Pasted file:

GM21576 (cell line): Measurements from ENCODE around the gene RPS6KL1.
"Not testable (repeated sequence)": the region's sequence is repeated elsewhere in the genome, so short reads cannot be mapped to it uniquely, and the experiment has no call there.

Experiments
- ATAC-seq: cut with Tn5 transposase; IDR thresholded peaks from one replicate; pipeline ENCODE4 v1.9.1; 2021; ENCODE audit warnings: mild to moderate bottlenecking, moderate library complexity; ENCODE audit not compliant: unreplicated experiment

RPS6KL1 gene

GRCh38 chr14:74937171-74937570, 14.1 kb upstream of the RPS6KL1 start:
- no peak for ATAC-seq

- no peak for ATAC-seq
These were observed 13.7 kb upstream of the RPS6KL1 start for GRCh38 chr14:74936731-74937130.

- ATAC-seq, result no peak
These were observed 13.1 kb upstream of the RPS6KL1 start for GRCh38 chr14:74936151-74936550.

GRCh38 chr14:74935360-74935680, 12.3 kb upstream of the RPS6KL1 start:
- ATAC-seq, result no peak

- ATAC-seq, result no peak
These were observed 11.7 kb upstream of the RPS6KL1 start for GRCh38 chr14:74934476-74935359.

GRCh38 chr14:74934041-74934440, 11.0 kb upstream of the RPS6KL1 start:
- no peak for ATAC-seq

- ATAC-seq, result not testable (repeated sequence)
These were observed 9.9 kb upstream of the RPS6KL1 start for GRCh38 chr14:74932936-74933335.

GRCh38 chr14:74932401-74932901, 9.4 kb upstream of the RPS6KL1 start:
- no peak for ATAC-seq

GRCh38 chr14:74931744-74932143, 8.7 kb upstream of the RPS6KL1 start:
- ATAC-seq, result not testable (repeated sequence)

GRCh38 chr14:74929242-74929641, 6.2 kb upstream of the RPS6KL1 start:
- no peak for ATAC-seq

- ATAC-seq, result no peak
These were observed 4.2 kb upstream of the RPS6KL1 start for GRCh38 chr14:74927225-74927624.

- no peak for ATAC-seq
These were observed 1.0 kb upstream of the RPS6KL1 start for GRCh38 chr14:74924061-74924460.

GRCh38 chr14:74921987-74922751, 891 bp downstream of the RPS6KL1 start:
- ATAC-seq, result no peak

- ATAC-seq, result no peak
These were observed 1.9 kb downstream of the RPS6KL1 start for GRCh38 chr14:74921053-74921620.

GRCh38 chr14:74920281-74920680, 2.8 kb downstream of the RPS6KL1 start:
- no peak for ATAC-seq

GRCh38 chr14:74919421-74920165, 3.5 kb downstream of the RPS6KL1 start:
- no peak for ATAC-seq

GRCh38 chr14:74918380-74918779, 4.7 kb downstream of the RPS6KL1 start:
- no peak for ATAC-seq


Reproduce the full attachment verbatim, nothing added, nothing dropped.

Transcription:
GM21576 (cell line): Measurements from ENCODE around the gene RPS6KL1.
"Not testable (repeated sequence)": the region's sequence is repeated elsewhere in the genome, so short reads cannot be mapped to it uniquely, and the experiment has no call there.

Experiments
- ATAC-seq: cut with Tn5 transposase; IDR thresholded peaks from one replicate; pipeline ENCODE4 v1.9.1; 2021; ENCODE audit warnings: mild to moderate bottlenecking, moderate library complexity; ENCODE audit not compliant: unreplicated experiment

RPS6KL1 gene

GRCh38 chr14:74937171-74937570, 14.1 kb upstream of the RPS6KL1 start:
- no peak for ATAC-seq

- no peak for ATAC-seq
These were observed 13.7 kb upstream of the RPS6KL1 start for GRCh38 chr14:74936731-74937130.

- ATAC-seq, result no peak
These were observed 13.1 kb upstream of the RPS6KL1 start for GRCh38 chr14:74936151-74936550.

GRCh38 chr14:74935360-74935680, 12.3 kb upstream of the RPS6KL1 start:
- ATAC-seq, result no peak

- ATAC-seq, result no peak
These were observed 11.7 kb upstream of the RPS6KL1 start for GRCh38 chr14:74934476-74935359.

GRCh38 chr14:74934041-74934440, 11.0 kb upstream of the RPS6KL1 start:
- no peak for ATAC-seq

- ATAC-seq, result not testable (repeated sequence)
These were observed 9.9 kb upstream of the RPS6KL1 start for GRCh38 chr14:74932936-74933335.

GRCh38 chr14:74932401-74932901, 9.4 kb upstream of the RPS6KL1 start:
- no peak for ATAC-seq

GRCh38 chr14:74931744-74932143, 8.7 kb upstream of the RPS6KL1 start:
- ATAC-seq, result not testable (repeated sequence)

GRCh38 chr14:74929242-74929641, 6.2 kb upstream of the RPS6KL1 start:
- no peak for ATAC-seq

- ATAC-seq, result no peak
These were observed 4.2 kb upstream of the RPS6KL1 start for GRCh38 chr14:74927225-74927624.

- no peak for ATAC-seq
These were observed 1.0 kb upstream of the RPS6KL1 start for GRCh38 chr14:74924061-74924460.

GRCh38 chr14:74921987-74922751, 891 bp downstream of the RPS6KL1 start:
- ATAC-seq, result no peak

- ATAC-seq, result no peak
These were observed 1.9 kb downstream of the RPS6KL1 start for GRCh38 chr14:74921053-74921620.

GRCh38 chr14:74920281-74920680, 2.8 kb downstream of the RPS6KL1 start:
- no peak for ATAC-seq

GRCh38 chr14:74919421-74920165, 3.5 kb downstream of the RPS6KL1 start:
- no peak for ATAC-seq

GRCh38 chr14:74918380-74918779, 4.7 kb downstream of the RPS6KL1 start:
- no peak for ATAC-seq